Gut health is extremely important for your wellbeing and if there’s something wrong we usually know as our body tells us with uncomfortable symptoms. We all know we need to eat healthily to maintain a good gut health, but what if your problems are persistent and keeping to your five portions of fruit and veg a day doesn’t seem to be working?
Taking your gut health seriously and not just trying to control your symptoms with over the counter remedies could lead you an unexpected diagnosis, but knowing what the problem is means you can treat it in the right way. But how do you go about it? Well, here are some simple steps to follow once you’re ready to take some action to help your troublesome tum:
Get Checked Out
Long-term gut problems could be a host of things, so pushing aside your embarrassment and seeing a professional is the first step to feeling better. Seeing someone doesn’t always mean anything invasive, it usually means talking through your symptoms and trying to identify if there are any common themes. You might be asked to start keeping a food and symptom diary for a while, and if you get better during that time – no harm done.
Test for Allergies
Ever considered that you have food intolerances? Difficulties processing nuts, lactose, and gluten are all very common so testing out a diet that removes one of them for a week or two at a time and seeing how you feel is an excellent idea. If you do see a professional about gut problems, they might also ask you to cut out a food group or give you a skin-prick test to include a wide variety of possible allergies.
If you do get diagnosed with a food intolerance, don’t worry! There are loads of allergy-friendly ranges in supermarkets nowadays and intolerance doesn’t mean going into life-threatening, anaphylactic shock; it can mean an upset stomach for a few hours and nothing more.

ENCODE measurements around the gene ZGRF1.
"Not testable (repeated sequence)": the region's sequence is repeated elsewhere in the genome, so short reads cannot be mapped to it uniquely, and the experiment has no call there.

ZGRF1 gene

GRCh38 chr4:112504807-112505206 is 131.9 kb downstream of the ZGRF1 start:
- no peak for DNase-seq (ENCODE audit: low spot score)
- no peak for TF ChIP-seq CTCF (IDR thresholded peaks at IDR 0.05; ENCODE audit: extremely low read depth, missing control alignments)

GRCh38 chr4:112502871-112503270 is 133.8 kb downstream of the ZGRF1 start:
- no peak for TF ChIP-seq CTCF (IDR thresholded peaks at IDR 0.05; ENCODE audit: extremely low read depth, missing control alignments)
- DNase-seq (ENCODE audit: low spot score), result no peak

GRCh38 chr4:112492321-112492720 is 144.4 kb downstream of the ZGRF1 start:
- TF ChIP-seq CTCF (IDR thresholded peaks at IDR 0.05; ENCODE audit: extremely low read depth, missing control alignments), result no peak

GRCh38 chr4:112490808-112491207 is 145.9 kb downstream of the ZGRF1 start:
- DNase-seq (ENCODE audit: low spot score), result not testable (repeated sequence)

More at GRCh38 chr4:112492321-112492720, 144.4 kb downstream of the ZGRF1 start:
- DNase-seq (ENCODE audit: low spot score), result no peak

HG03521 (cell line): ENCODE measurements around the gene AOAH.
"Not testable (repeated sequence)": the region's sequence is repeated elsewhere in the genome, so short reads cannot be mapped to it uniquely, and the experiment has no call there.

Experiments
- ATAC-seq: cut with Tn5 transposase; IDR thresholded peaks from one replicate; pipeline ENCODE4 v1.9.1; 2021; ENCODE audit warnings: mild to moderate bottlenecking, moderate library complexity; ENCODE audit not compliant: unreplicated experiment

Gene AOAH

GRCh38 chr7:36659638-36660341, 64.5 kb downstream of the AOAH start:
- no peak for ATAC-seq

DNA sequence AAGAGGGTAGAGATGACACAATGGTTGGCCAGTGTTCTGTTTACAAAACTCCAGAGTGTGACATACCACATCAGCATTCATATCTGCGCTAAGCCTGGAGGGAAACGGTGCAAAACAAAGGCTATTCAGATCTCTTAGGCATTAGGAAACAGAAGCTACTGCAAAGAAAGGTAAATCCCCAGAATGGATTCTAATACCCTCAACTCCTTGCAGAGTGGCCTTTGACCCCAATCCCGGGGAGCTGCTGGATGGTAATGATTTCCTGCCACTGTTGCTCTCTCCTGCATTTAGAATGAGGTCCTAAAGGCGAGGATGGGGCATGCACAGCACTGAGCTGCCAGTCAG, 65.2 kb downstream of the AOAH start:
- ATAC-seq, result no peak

Eat a Low FODMAP Diet
This is a type of diet for people with IBS that cuts out foods that irritate the gut and cause all those nasty symptoms. Eating a low FODMAP diet can, for some, completely get rid of IBS symptoms but for others, it just reduces them to a manageable level. Research shows this diet might be useful for people with Crohn’s disease as well.
Challenge Your Diagnosis
If you’ve been through all the steps above and still aren’t seeing a difference, or your gut issues are getting worse, don’t be afraid to ask for further tests or to challenge the diagnosis you were given. A lot of digestive problems can have similar symptoms and if the right tests aren’t carried out, or the medical professional makes a mistake, you can be misdiagnosed.
Misdiagnosis is quite rare, but people have been told they have haemorrhoids only to later find out they have bowel cancer. So listen to your body and if you suspect you’ve been treated wrongly then speak up.
Hopefully, you’ll never have to face the long process of diagnosing a gut problem and then adapting to treatment, but having to do so is not something to be embarrassed about. It’s estimated that 10-15% of people in the world have IBS, and while numbers for Crohn’s, Colitis and other problems are a lot smaller, that adds up to an awful lot of people with digestive problems. There are people who talk openly about their symptoms, share advice and created communities online. So, if you’re feeling overwhelmed; get Googling, find your support network and live a full life.